Given its close relationship to the 12-40mm f/2.8, I had high expectations for the 12-45mm f/4. Thankfully, it doesn’t disappoint. The coronavirus pandemic has prevented us from doing our usual studio-based tests, so this review is based on detailed examination of a wide range of images, from both controlled tests and real-world shooting. This reveals that the 12-45mm hasn’t just inherited its larger-aperture sibling’s looks and optics, but also its stellar image quality. In essence, it delivers near-flawless results no matter what you ask of it.
Tested on the 20MP E-M5 Mark III, the lens provides excellent sharpness from corner to corner. It gives near-indistinguishable results to the 12-40mm f/2.8 when comparing images shot side-by-side under controlled conditions, with the only discernable difference being that the 12-45mm suffers from just a little softening in the corners at 12mm f/4. But this is only visible when pixel peeping images at 100% on a computer screen, and shouldn’t be a problem in print.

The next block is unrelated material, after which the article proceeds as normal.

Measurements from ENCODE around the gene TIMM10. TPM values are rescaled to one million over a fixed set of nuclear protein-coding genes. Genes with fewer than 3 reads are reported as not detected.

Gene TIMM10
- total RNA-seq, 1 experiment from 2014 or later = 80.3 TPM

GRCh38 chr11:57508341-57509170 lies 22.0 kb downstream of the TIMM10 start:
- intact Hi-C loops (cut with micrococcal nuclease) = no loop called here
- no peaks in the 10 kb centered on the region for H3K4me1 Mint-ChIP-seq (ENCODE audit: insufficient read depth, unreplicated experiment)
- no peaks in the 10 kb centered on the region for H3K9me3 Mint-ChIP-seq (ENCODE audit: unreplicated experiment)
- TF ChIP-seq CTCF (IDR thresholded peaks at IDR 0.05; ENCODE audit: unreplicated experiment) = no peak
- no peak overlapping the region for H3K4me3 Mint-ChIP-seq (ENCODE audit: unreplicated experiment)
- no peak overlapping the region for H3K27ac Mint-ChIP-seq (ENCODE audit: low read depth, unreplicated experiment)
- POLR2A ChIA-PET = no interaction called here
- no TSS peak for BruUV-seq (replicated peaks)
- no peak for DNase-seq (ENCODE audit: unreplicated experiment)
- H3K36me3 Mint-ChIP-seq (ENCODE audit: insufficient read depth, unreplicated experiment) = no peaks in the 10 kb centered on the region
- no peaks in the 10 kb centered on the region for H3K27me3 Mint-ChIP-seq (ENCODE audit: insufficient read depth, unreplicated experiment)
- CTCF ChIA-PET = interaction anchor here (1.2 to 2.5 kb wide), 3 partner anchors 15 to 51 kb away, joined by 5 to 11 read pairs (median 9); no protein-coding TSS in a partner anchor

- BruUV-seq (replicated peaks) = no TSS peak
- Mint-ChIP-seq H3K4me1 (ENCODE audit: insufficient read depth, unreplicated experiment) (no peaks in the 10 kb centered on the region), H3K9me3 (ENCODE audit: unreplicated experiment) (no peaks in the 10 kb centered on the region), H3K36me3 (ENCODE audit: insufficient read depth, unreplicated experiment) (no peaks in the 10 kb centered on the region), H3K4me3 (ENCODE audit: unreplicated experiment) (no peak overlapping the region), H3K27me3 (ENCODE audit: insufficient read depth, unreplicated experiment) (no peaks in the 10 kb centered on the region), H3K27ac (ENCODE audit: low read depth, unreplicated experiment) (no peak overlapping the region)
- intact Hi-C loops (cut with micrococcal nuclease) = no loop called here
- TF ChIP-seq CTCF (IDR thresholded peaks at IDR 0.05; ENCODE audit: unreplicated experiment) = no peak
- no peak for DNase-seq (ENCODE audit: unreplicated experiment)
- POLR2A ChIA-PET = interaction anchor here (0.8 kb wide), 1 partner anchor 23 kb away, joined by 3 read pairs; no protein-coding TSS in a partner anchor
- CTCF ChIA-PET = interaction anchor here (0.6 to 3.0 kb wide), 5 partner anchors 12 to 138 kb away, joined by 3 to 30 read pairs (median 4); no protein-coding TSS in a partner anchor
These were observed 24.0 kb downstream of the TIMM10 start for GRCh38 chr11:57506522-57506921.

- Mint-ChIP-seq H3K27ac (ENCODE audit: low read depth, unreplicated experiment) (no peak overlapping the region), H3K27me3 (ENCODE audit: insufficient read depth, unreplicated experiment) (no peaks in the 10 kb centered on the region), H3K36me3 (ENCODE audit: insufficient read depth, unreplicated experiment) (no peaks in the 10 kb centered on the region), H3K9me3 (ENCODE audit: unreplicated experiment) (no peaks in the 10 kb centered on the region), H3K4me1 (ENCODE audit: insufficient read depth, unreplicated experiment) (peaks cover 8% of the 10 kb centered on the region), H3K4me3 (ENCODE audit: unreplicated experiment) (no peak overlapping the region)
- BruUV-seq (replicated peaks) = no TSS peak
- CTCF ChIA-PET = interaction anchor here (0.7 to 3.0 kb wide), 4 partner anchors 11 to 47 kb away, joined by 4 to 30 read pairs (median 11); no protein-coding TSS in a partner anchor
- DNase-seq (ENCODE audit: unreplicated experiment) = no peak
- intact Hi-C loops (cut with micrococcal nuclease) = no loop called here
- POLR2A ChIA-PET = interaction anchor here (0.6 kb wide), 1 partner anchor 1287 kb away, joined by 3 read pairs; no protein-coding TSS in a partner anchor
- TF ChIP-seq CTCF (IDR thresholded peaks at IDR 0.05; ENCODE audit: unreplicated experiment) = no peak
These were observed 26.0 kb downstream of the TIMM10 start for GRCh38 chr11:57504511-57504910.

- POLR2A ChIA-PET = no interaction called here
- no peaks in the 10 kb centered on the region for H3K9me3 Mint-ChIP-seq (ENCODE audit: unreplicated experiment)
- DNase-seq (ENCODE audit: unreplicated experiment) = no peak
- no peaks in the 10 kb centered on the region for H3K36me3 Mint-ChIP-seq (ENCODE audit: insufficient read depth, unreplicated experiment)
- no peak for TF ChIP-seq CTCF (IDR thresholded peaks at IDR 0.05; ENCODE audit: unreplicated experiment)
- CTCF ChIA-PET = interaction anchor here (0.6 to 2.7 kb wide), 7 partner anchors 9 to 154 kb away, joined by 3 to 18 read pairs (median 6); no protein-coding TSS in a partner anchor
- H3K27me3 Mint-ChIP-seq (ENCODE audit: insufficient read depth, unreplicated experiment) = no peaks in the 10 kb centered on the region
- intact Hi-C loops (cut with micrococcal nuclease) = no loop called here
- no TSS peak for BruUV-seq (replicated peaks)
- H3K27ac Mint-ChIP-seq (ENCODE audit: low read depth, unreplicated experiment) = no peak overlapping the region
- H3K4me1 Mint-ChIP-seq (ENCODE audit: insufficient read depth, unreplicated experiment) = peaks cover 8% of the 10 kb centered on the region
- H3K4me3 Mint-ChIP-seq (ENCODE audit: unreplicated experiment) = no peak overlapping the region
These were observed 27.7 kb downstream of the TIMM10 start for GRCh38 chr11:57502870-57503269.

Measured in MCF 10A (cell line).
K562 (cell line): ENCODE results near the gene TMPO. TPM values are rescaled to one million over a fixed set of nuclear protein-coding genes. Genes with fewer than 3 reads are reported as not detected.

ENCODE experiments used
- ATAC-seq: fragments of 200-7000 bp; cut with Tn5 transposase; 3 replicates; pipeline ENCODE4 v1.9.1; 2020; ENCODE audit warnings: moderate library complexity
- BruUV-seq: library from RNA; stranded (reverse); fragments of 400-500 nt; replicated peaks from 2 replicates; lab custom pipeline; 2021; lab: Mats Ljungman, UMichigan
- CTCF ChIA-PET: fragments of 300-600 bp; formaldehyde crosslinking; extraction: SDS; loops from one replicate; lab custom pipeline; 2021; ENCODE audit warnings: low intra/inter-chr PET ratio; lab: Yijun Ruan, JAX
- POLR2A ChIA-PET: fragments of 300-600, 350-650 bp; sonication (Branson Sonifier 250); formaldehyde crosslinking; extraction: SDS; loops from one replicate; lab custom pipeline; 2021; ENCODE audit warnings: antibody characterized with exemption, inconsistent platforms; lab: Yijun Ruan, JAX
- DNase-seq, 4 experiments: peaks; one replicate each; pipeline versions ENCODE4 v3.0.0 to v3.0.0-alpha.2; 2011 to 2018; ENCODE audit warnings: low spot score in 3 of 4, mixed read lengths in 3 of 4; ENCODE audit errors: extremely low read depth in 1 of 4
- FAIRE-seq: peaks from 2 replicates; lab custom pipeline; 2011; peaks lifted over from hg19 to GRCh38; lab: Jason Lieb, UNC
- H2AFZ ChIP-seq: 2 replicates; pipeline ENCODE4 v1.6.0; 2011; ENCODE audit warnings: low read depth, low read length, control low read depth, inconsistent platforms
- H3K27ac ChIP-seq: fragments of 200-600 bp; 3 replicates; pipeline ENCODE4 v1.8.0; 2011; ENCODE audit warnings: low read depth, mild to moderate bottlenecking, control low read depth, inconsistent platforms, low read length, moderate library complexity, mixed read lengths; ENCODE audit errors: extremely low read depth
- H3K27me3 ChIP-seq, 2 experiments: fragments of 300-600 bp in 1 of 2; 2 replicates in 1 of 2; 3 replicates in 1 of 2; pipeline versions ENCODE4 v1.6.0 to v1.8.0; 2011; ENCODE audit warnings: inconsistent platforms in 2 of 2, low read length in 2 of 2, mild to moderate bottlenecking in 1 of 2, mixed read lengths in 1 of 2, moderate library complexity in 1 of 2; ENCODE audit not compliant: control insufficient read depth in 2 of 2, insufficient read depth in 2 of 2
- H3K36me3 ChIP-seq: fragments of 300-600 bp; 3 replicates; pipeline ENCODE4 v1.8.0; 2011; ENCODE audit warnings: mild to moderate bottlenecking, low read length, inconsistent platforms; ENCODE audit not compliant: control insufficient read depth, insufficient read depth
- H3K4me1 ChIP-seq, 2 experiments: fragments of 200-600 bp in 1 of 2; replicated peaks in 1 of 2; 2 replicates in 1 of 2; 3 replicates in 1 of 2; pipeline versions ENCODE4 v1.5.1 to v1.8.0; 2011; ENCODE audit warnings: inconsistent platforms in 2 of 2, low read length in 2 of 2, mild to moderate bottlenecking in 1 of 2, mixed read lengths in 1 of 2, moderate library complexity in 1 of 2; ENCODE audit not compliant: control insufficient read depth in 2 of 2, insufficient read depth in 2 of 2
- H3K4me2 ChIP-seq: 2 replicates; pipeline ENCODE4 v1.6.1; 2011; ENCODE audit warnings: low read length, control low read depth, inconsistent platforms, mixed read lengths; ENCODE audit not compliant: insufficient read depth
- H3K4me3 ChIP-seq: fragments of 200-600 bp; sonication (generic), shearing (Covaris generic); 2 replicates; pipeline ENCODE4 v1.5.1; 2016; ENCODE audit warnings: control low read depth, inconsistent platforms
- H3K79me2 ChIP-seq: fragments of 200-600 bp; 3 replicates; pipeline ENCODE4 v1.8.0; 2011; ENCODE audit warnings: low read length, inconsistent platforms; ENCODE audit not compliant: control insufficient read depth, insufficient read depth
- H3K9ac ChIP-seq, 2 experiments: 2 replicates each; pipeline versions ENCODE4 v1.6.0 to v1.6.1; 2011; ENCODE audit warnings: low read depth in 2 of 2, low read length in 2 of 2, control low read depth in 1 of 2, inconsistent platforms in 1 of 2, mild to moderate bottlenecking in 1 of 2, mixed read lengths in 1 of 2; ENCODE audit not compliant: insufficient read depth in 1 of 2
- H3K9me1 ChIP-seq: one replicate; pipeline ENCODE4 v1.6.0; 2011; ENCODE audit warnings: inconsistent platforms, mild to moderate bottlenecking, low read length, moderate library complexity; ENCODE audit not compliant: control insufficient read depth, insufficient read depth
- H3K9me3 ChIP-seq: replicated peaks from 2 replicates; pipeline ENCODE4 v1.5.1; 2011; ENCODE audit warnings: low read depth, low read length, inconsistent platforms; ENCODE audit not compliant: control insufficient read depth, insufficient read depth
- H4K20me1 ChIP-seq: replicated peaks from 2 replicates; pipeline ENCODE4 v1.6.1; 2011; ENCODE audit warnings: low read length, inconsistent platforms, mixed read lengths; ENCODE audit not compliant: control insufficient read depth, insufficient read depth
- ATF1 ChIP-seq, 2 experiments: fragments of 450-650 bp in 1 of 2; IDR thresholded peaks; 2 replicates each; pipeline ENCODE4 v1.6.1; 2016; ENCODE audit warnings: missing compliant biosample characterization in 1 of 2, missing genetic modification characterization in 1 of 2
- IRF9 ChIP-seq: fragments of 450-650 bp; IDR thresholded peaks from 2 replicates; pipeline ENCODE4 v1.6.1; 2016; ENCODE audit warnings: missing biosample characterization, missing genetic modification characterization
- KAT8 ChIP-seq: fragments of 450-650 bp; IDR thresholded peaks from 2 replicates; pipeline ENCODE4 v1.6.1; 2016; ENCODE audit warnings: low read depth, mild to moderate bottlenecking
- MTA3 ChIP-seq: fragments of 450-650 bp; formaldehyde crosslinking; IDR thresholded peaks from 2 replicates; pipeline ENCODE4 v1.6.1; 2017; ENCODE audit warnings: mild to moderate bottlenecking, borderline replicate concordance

Overall, I’d happily shoot at any focal length and subject distance, and all apertures from f/4 down to about f/11. But I’d caution against stopping down further, as this always results in excessive diffraction softening on Micro Four Thirds.
There’s little to worry about with regards to vignetting, and while some corner darkening can be discernible when shooting evenly toned subjects at 12mm and f/4, it’s not objectionable. Software correction of distortion and lateral chromatic aberration is integrated into Micro Four Thirds, and as a result, you’ll rarely see any colour fringing or bowing of straight lines along the edges of the frame. The only exception is when shooting close-ups at the wide end of the zoom, when some barrel distortion becomes apparent. But if you need such images to be geometrically accurate, simply back off from the subject and zoom in.
Close-up shooting is of course this lens’s party trick, and one at which it excels. Its impressive minimum focus distance across the entire zoom allows a wide range of creative looks, from expansive backgrounds at wideangle to tighter framing at telephoto.